Induce labour with acupunctureAre you over-due and considering acupuncture for labour induction?  Read this article and get the facts as to whether acupuncture for labour induction is right for you.

Using acupuncture to induce labour has been going on for a very long time.  However, the mechanisms as to how it actually works are not well defined.  It is theorized that acupuncture “may increase discharge from the thalamic nuclei and the hypothalamic anterior pituitary system.”1  All this means is that acupuncture stimulates certain hormones which make the uterus contract thereby inducing labour.

Let’s get something straight first; labour is a complex process so don’t expect a single acupuncture treatment to start things moving.  Many of my clients are concerned that they will be going into labour on the table after their first session but it simply doesn’t work that quickly.  Much of the research indicates that although acupuncture for the purposes of induction is in many ways a safe procedure, it is not a guarantee that it will work every time.  That being said, for those who are over-due and are looking for ways to avoid a medical induction, acupuncture is still a very safe and viable option.

What to Expect

Less Needles, More Sensation

If you have had regular acupuncture treatments in the past, it is not uncommon to use up to 10 different points (or up to 20+ needles) during a session.  When you go for the acupuncture for labour induction, you will likely have less needles and more emphasis will be on acupuncture “sensation”.  Sensation during acupuncture is always important but it is even more important that you feel the points when using acupuncture for induction.

Electrify Your Treatment

It is not uncommon to use a mild electrical current to help stimulate the needles during this procedure.  Electro-acupuncture is often used in pain management but many of the studies on acupuncture for induction also use the electric current to increase the intensity of the treatment.

Comfort is Paramount

For me, it is very important that my pregnant clients are extremely comfortable on my table.  Extra pillows to support the neck, a pillow for your belly (you will be in a side lying position most likely) and a pillow between the legs can make all the difference with respects to comfort.  Despite the intensity of the treatment, many of my clients are very relaxed on the table and often fall asleep.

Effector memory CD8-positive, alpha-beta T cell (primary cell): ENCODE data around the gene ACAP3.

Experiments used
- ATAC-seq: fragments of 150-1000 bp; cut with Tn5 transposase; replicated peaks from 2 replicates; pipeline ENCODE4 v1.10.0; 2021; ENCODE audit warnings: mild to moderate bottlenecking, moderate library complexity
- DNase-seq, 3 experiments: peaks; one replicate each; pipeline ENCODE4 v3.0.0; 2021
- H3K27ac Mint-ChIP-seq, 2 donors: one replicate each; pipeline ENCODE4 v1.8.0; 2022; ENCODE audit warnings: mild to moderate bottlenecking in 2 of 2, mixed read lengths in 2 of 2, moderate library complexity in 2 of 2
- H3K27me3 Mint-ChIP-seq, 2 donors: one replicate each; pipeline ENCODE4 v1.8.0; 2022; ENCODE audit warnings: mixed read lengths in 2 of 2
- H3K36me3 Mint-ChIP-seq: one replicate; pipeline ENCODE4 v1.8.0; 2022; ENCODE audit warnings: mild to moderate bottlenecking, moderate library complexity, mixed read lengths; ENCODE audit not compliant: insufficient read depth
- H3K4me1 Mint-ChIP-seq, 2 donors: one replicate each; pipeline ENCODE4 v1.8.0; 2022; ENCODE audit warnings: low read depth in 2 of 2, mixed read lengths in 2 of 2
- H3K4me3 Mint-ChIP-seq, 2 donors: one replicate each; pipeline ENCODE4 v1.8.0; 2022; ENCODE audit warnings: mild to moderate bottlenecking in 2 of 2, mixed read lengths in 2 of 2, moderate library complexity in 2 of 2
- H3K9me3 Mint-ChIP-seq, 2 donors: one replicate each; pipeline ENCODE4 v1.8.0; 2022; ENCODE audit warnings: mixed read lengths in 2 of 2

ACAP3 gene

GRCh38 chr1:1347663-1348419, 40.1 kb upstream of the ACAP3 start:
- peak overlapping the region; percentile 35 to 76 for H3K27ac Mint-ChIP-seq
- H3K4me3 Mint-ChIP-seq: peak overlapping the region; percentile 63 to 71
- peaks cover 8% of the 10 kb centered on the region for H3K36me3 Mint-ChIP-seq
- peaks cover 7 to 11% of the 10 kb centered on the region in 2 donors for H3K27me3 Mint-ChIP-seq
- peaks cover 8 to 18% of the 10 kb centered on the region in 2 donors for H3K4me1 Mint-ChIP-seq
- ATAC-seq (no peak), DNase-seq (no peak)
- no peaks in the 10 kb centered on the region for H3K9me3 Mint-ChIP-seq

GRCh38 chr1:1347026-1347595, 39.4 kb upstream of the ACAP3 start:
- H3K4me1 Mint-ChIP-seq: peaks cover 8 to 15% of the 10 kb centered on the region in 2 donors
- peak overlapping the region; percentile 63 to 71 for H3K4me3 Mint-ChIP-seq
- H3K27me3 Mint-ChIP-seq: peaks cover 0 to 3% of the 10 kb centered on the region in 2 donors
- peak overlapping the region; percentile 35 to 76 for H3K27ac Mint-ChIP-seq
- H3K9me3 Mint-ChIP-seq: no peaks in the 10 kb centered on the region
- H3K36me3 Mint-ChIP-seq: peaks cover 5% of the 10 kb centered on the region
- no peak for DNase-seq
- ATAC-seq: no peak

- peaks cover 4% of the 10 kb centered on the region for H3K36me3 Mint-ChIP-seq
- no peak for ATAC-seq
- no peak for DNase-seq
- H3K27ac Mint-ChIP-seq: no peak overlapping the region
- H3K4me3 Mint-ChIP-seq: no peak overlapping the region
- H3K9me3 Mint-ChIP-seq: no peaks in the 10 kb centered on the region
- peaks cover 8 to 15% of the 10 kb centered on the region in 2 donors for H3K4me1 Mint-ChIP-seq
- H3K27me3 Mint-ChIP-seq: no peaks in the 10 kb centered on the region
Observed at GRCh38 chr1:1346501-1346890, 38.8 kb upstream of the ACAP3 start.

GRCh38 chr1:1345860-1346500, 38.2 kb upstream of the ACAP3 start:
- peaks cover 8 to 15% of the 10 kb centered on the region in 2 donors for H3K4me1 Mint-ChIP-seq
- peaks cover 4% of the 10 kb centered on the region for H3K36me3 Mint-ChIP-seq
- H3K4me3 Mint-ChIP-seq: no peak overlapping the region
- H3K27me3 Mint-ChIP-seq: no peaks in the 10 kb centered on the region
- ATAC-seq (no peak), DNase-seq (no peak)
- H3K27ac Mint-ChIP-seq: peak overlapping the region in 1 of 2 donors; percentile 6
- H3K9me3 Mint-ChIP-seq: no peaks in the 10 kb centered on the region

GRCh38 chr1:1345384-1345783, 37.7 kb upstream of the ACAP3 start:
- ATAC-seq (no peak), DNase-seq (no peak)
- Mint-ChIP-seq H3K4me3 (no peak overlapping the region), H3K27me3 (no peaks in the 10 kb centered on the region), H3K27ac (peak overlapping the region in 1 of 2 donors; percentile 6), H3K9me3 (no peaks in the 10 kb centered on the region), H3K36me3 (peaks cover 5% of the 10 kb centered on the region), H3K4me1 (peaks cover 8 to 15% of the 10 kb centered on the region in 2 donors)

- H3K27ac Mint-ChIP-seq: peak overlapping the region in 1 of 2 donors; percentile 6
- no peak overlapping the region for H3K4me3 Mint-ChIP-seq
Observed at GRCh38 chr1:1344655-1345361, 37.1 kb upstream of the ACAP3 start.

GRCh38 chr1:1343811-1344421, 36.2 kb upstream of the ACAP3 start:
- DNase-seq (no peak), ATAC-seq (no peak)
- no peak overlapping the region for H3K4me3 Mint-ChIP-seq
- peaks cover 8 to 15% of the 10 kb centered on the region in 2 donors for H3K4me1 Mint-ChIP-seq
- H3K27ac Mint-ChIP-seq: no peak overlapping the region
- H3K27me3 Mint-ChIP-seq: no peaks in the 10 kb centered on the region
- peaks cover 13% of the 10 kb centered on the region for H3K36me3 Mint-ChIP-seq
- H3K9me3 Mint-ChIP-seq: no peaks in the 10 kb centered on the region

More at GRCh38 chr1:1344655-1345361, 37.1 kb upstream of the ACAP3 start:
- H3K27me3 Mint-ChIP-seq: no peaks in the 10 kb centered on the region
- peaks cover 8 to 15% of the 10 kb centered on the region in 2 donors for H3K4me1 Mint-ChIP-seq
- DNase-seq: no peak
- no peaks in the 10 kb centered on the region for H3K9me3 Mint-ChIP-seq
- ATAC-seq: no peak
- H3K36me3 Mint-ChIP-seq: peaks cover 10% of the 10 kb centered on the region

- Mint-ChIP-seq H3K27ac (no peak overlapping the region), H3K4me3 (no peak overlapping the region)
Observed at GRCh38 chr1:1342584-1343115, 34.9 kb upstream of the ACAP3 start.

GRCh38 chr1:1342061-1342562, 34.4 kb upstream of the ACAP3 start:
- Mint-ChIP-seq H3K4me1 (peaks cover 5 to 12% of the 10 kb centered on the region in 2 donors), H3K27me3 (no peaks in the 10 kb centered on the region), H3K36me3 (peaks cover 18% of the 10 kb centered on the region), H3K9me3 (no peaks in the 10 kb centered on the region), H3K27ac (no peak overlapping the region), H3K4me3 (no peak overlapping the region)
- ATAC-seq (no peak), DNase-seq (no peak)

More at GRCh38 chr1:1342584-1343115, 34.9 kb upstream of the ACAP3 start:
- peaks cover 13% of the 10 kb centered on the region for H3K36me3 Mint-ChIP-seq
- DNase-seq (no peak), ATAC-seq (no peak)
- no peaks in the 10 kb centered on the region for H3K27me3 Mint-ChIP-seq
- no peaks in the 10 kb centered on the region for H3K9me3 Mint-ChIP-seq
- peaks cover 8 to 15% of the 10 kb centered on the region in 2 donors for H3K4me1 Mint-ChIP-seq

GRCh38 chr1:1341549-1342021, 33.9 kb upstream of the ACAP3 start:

When you Should Start the Process

I like to start with what we call “pre-birth” acupuncture.  This typically happens around 37 weeks into the pregnancy.  I tell my clients to give me a call when they reach 36 weeks to check in and let me know how the pregnancy is going, then we can make a decision together as to whether acupuncture is right for them.  If all is okay, then we can get started.  Pre-birth acupuncture is meant to “ripen the cervix” in preparation for labour – not to induce.  If clients make it past their due date, that’s when we change to the induction acupuncture treatments.

Who Can Safely Receive Acupuncture

The vast majority of end of term females can go ahead with acupuncture for labour induction.  Many of my clients are often referred by their midwives or OB’s.  When possible, I like my clients to inform their primary care physicians or midwives that they are going to try the acupuncture.  I have never had a client be told they shouldn’t get the acupuncture for induction; however, I still think it is a good idea to inform everyone who is involved in your care.

Who Should Think Twice

There are some people who should think twice about receiving acupuncture for induction.  In rare cases such as cervical insufficiency (aka incompetent cervix), preterm premature rupture of the membranes (PPROM) or recurrent second trimester miscarriages, acupuncture may not be right for you.  Every one’s situation is different which is why you need to speak with someone who is familiar with using acupuncture for induction purposes.

Who You Should Work With

Not only should you work with a registered acupuncturist or TCM practitioner (to find a registered acupuncturist, click here), you should also be working with someone who has experience working with pregnancy and labour induction.  If it isn’t clear on the acupuncturists’ website if they work with labour induction or not, give them a call or email them to make sure.  It’s better to find out before you get to your appointment.

If you are over-due and would like to receive acupuncture for the purpose of induction, contact Drew today for a safe and effective treatment.

1.  Liao Y, et al.  Effect of acupuncture on adrenocortical hormone production:  Variation in the ability for adrenocortical hormone production in relation to the duration of acupuncture stimulation.  American Journal of Chinese Medicine 1979;7:364-371.